Economic opportunity motivated millions of early 20th Century African Americans to leave the segregated South. Most of the people of the Great Migration found better jobs and better pay in northern factories in World War I and western defense industries in World War II. However, at least a few thousand migrants pursed improved employment opportunities in tiny western lumber mill towns. Not all of the black migrants had been sharecroppers – tens of thousands had industrial experience in southern pine mills. This experience provided another option for African Americans when combined with another economic reality, the demise of southern forests and the opening of high quality and vast quantities of western lumber.
By the 1920s the southern lumber industry neared the end result of decades of “cut-out and get-out” logging philosophy. At the same time improved transportation and mechanization provided western forest products to eastern markets. A number of southern lumber companies recognized this reality and invested in western mills. Powell Lumber Company of Lake Charles, Louisiana was one such company.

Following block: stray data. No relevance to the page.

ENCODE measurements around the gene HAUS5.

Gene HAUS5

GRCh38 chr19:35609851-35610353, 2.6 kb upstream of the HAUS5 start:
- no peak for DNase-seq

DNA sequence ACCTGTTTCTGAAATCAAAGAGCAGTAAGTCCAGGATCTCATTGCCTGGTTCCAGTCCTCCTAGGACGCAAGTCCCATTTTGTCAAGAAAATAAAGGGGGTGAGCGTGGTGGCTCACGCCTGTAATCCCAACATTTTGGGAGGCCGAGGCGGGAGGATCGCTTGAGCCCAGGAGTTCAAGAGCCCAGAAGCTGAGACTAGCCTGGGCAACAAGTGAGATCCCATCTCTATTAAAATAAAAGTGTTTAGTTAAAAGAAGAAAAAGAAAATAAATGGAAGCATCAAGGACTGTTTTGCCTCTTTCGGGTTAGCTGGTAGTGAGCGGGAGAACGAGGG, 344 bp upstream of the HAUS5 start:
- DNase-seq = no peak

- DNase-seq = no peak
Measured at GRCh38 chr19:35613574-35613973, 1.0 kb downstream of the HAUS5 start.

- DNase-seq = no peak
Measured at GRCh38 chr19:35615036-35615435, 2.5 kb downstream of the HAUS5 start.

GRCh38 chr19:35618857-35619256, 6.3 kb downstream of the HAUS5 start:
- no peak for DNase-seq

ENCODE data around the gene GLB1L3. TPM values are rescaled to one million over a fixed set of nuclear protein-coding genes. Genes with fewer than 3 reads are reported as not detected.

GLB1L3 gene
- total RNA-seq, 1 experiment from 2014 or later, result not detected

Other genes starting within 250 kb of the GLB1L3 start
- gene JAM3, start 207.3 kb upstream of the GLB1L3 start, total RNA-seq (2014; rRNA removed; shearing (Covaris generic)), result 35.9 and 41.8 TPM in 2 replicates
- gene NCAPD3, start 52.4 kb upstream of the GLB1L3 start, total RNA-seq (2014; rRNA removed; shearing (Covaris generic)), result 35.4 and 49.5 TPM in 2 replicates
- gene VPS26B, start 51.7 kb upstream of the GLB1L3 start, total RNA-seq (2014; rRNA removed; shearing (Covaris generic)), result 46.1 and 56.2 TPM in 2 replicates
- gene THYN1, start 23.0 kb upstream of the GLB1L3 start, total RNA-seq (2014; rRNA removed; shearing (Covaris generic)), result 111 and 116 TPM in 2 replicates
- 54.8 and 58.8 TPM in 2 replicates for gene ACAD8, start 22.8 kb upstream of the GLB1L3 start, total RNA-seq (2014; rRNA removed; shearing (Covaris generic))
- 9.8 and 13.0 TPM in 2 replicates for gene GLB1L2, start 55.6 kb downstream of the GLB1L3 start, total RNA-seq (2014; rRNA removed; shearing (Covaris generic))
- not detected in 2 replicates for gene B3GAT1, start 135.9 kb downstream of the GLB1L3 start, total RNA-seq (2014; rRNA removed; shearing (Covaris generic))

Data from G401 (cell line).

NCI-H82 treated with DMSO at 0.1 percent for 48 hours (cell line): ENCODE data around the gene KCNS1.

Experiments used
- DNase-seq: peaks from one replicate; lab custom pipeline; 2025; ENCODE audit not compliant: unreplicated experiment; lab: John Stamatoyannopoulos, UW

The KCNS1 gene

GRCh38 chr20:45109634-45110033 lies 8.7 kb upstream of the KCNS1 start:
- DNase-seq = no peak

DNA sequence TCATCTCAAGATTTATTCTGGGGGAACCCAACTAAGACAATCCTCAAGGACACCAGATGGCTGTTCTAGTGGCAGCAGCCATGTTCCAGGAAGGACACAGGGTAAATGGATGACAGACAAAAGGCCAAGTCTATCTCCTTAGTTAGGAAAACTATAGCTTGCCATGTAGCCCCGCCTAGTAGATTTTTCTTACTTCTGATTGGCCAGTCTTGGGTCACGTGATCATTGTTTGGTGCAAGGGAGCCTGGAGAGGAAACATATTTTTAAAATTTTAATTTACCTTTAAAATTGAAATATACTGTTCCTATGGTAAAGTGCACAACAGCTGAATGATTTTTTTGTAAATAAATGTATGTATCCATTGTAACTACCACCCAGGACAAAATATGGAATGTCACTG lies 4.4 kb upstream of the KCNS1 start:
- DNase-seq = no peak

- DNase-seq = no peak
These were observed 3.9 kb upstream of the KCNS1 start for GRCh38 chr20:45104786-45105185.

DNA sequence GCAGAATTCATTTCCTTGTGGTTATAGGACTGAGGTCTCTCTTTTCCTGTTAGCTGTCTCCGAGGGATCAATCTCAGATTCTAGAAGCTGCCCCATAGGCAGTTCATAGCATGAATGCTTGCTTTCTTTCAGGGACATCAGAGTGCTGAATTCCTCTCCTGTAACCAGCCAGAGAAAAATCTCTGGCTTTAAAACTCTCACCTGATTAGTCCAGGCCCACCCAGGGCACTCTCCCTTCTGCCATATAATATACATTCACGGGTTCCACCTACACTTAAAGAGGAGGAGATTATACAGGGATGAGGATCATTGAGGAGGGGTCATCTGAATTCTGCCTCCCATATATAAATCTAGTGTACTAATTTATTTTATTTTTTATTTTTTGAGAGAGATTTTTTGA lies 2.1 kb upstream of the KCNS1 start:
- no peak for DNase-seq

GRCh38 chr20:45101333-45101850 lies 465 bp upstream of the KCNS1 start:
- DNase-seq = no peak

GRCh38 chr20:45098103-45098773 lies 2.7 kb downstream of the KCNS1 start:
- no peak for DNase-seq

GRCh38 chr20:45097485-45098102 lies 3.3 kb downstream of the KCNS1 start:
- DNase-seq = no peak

In late 1926 Powell Lumber purchased two existing mills in northern California, about fifteen miles apart. Those mills became the Quincy Lumber Company. One of the mills, located in Sloat, California, about 75 miles west of Reno, Nevada, was truly a company town–the purchase included a saw mill, box factory, company store, and segregated company housing. The other mill formed the imposing eastern boundary of Quincy, about 15 miles west of Sloat, then a town of less than 1,000. Though not a company town in that all of the facilities were owned by Powell Lumber, the mill complex did include housing that came to be known as “the Quarters,” home to the firm’s black employees.
Unfortunately, this investment was poorly timed. The Quincy mill sat silent during most of the 1930s and only the Sloat box factory operated during the same period. However, by 1937 lumber industry fortunes in Northern California